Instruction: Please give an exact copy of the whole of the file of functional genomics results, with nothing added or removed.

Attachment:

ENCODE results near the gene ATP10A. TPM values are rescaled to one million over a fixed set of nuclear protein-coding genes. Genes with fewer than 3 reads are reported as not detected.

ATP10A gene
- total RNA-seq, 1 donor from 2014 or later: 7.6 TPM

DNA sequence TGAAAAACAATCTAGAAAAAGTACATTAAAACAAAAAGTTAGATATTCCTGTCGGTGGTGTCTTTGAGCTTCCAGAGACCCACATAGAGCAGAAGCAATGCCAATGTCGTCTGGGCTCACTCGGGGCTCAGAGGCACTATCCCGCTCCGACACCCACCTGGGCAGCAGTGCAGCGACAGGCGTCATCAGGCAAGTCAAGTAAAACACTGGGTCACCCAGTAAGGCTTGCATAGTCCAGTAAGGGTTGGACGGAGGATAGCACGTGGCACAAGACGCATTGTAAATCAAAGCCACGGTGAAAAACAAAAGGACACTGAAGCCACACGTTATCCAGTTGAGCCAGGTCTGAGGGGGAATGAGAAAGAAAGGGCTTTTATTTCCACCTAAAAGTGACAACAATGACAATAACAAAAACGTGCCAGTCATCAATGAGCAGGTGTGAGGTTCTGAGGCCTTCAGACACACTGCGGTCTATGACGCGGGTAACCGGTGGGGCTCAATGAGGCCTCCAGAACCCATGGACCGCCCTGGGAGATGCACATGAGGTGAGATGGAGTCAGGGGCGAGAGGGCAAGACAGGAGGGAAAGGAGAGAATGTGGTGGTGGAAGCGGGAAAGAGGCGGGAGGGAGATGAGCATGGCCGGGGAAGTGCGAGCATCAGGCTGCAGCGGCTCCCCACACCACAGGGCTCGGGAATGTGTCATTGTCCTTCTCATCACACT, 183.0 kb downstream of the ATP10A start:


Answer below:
ENCODE results near the gene ATP10A. TPM values are rescaled to one million over a fixed set of nuclear protein-coding genes. Genes with fewer than 3 reads are reported as not detected.

ATP10A gene
- total RNA-seq, 1 donor from 2014 or later: 7.6 TPM

DNA sequence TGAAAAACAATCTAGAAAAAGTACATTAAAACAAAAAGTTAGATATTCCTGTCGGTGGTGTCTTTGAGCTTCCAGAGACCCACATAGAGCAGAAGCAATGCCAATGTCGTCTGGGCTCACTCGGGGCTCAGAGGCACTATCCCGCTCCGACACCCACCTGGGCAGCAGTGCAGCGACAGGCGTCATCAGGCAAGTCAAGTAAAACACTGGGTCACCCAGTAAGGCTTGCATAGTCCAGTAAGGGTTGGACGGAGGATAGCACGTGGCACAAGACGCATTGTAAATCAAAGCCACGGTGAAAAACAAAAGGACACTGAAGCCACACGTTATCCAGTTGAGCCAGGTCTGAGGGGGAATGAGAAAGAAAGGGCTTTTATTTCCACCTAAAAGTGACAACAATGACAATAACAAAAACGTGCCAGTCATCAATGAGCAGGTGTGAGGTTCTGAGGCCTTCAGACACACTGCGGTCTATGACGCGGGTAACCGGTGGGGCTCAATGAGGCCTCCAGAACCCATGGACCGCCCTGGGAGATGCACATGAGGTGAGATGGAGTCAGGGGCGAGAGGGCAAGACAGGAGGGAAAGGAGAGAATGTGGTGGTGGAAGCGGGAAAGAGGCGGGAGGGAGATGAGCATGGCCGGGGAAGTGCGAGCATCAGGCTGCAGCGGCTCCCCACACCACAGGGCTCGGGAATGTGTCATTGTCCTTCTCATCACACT, 183.0 kb downstream of the ATP10A start: